While on the topic of bars, it’s no secret that Queen Mary doesn’t shy away from making booze very readily available at all of its events, Dark Harbor included. On one hand, many people feel this is a recipe for disaster since some guests simply can’t control themselves; Instant Asshat – just add alcohol, you know? While drunk guests are a very real and very valid concern at any haunt, I am torn on this personally. I enjoy having booze available to enjoy with friends at haunts socially. And I also feel that if someone absolutely wants booze at an event like Dark Harbor, they’re going to find a way to have it – or simply come to the event intoxicated already. Dark Harbor embraces its alcohol options, and they openly tout it. In fact, they increased the availability of adult beverages for 2016, making it one of their presentation talking points at Midsummer Scream. I do think that there need to be well-defined safeguards in place that make it extremely challenging for people to have too much booze in these cases, such as wristbands that get punched with each purchase, with a 3-drink cap for the night; something that sets a limit that people can enjoy but not become a disaster with. In all fairness, we haven’t heard more complaints from Dark Harbor employees about drunk guest problems than other events that have – or don’t have – booze for sale. The prices are pretty steep at Dark Harbor for alcohol (and to be fair – booze at just about every Southland attraction is over-priced year-round, with Knott’s and Universal in the lead); to have enough to get drunk, you have to drop a decent chunk of cash, which is probably a decent deterrent for the majority of guests.
One of the best perks at Dark Harbor is its VIP package. Last year, it was $99 per guest and included admission to the event, Fast Fright (front of line) Pass, 2 drink tickets, and all-night access to the exclusive RIP Lounge, which overlooks the entire outdoor section of Dark Harbor. In the RIP Lounge, guests have their own dedicated bar, as well as limitless eats such as pork sliders or soft tacos. On slower nights, those enjoying the RIP Lounge often have it almost all to themselves – a really fantastic deal that doesn’t cost a lot, all things considered. All of the major Halloween events here in SoCal offer some sort of VIP ticket option (with the exception of Universal’s Halloween Horror Nights, which hasn’t offered a VIP ticket for the past couple of years now, surprisingly); Dark Harbor’s is by far, the best value. You pay about $100, and that covers your admission, gets your front of line bypass to everything, buys you 2 drinks, and gives you access to unlimited food; when you break it down, that’s a really great deal – one we highly recommend to anyone and everyone.
Before we touch on the mazes individually – because let’s face it, we know our TPAers are all about the mazes – I’d be remiss not to sing the praises of Dark Harbor’s talent, which is stellar year after year.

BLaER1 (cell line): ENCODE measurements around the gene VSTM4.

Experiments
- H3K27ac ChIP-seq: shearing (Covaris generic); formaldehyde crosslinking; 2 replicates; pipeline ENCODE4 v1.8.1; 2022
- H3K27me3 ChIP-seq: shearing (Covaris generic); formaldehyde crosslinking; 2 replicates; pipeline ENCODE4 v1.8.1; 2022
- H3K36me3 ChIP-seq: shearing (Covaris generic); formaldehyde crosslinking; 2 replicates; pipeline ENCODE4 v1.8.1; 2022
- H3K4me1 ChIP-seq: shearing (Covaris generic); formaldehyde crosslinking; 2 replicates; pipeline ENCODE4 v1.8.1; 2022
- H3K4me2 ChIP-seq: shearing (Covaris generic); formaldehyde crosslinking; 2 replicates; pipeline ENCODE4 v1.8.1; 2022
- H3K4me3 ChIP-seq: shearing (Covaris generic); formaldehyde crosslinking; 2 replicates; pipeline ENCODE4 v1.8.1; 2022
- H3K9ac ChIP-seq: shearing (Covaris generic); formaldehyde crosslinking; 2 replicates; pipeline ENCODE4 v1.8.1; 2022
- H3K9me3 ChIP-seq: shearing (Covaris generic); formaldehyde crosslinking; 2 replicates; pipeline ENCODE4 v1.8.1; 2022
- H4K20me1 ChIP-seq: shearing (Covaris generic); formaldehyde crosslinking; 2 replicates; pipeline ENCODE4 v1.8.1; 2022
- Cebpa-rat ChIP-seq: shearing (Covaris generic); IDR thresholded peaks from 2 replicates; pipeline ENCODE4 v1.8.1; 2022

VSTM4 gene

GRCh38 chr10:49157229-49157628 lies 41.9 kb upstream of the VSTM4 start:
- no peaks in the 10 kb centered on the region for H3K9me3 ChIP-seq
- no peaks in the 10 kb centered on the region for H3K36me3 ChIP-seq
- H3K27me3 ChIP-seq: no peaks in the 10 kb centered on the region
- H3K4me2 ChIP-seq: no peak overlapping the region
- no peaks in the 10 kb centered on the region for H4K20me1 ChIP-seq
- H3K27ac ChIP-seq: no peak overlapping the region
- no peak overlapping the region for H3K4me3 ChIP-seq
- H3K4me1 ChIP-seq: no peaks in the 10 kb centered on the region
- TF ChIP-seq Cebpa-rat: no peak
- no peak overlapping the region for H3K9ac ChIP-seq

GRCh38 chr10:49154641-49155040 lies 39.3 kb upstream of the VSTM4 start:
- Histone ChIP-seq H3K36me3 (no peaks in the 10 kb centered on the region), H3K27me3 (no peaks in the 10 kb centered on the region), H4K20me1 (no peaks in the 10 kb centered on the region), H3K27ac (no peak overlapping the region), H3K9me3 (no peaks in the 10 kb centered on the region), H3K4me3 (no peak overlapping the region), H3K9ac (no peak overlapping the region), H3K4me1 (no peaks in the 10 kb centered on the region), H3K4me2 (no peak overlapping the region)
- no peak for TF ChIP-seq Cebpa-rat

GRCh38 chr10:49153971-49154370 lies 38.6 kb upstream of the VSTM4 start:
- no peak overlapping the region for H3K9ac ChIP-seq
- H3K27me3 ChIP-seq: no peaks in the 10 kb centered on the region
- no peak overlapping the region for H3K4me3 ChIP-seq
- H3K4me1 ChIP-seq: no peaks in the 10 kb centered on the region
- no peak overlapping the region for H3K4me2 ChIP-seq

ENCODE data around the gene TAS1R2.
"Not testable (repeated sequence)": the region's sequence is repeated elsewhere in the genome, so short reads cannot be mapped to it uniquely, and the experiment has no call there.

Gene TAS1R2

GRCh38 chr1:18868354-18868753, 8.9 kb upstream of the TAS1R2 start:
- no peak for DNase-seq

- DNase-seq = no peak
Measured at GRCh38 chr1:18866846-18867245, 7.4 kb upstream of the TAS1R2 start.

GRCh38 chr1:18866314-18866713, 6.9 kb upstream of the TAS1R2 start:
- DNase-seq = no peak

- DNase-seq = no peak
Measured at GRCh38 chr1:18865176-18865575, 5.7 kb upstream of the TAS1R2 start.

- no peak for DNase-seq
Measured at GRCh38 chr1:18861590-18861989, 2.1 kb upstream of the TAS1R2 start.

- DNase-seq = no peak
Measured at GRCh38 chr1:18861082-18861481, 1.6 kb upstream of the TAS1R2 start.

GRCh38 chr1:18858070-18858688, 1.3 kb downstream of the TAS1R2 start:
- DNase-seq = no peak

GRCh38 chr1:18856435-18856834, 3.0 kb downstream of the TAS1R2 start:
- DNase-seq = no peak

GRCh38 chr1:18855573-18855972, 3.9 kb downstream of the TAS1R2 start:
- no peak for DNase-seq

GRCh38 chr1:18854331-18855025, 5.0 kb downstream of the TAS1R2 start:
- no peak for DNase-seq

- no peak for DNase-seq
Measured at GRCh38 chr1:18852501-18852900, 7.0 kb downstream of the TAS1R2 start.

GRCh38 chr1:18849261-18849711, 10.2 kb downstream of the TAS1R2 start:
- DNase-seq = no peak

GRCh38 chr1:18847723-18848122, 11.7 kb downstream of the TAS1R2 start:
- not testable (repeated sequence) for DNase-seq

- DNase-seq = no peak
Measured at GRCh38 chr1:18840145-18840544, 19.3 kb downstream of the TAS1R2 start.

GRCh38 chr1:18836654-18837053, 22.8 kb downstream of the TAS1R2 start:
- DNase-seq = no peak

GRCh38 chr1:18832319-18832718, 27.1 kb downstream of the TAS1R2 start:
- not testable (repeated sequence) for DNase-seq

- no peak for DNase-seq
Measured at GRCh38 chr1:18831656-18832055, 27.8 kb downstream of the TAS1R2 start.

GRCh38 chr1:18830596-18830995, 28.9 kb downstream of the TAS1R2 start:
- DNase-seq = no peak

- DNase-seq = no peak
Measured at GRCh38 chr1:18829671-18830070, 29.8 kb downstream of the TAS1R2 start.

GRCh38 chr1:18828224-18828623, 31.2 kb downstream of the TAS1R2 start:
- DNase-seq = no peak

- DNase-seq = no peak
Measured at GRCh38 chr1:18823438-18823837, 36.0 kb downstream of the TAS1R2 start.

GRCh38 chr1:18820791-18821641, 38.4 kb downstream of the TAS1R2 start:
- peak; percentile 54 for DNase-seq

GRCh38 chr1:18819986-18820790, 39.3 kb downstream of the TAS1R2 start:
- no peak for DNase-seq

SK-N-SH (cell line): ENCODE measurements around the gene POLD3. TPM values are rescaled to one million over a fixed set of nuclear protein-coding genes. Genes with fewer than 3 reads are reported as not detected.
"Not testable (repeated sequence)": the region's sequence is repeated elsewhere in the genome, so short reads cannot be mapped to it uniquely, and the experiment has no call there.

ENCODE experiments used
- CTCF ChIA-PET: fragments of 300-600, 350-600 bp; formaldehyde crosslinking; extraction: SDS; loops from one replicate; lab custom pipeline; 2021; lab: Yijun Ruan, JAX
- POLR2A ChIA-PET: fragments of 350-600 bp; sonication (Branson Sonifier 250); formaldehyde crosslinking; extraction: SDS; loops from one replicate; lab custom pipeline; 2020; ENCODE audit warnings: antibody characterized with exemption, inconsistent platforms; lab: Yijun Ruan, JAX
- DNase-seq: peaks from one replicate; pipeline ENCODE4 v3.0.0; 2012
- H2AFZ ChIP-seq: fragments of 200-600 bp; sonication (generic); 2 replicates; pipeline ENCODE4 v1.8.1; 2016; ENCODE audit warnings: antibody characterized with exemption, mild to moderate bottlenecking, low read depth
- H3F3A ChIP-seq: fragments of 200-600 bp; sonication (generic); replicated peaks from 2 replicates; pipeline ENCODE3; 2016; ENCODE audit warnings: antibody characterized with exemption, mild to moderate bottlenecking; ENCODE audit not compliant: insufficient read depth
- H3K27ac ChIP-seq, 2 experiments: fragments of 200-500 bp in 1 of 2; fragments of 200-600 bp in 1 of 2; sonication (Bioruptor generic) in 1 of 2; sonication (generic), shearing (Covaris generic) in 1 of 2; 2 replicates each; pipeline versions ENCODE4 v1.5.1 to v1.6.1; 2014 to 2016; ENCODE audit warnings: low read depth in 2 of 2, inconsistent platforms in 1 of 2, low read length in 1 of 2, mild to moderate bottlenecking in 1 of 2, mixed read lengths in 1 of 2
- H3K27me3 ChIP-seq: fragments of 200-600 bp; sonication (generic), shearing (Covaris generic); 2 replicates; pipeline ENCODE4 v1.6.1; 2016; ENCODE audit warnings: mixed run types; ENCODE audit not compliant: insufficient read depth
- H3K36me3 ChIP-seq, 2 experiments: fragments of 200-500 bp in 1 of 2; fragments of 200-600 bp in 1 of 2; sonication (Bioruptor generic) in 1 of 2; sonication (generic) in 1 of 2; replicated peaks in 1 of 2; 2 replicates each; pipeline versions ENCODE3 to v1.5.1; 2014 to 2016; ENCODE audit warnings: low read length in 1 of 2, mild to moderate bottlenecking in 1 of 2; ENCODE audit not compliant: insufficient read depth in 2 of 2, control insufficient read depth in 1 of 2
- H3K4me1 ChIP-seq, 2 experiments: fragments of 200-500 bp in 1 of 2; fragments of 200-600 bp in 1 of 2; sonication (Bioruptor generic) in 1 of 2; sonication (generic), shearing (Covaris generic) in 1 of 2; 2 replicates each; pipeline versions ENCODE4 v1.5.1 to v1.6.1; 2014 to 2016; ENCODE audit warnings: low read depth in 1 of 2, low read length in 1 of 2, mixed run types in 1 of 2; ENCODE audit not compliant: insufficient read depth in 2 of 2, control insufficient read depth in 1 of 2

Not only do all of the event’s scare actors embrace and become their characters completely across the board at Dark Harbor – the main walk-around characters are home-grown intellectual property personalities that are larger than life and absolutely fantastic. In fact, I’d say that Dark Harbor’s characters are just as well-known, if not more so, than the Green Witch or any of the other “regulars” at Knott’s Scary Farm, which is the original event that sparked all other theme park/attraction haunts. I’d say the “big three” at Dark Harbor are the Ringmaster, The Captain, and Graceful Gale, followed by other core characters such as Scary Mary and Samuel the Savage – original personalities and legends created for the event, some based loosely in the ship’s history, and all tied directly to various experiences found throughout the haunt. The entire lineup of main characters at Dark Harbor is stunning. In 2016, the Ringmaster was played by a new actor; while really good with his own style and completely creepy demeanor, we feel the spotlight has shifted from that character and now shines completely on The Captain and Graceful Gale. This powerhouse combo is both extremely haunting and hopelessly (or rather, eternally) romantic. Guests aren’t quite sure what the couple’s deal is – but there is a spark there when they gaze at each other that is undeniably awesome, and fans eat it up!
The truth of the matter is, The Captain and Graceful Gale are more than characters that are attracted to each other at Dark Harbor; in real life, they are husband and wife, Jennifer and Brad Hills. If you haven’t already, check out our exclusive video interview with them – they’re absolutely perfect together both on and off stage. As long as Queen Mary’s theme remains “Dark Harbor”, I would say these two main characters are even more important than the Ringmaster in the big scheme of things. The Captain – it’s his ship. And Gale – she’s his soulmate, quite literally in this case. Their chemistry goes well beyond makeup applications – and its is pure genius; a windfall for Queen Mary, honestly. These characters are real – as real as it gets, and we look forward to seeing them in action each and every season at Dark Harbor. They, like the rest of the talent that populates the event, are its strongest asset. It’s the people behind Dark Harbor that make it as successful as it has become. I hope that Queen Mary’s executives never lose sight of that.
The biggest draw for me to most Halloween events are mazes. Mazes, mazes, mazes, mazes! Ever since I was a little kid, I adored haunted houses of all types. I never was afraid, I never get afraid – I just love the hell out of any kind of walk-through haunted attraction experience. I’d like to finish this year’s look at Queen Mary’s Dark Harbor 2016 with a very brief rundown of each maze, if you’ll allow me to go on a bit longer: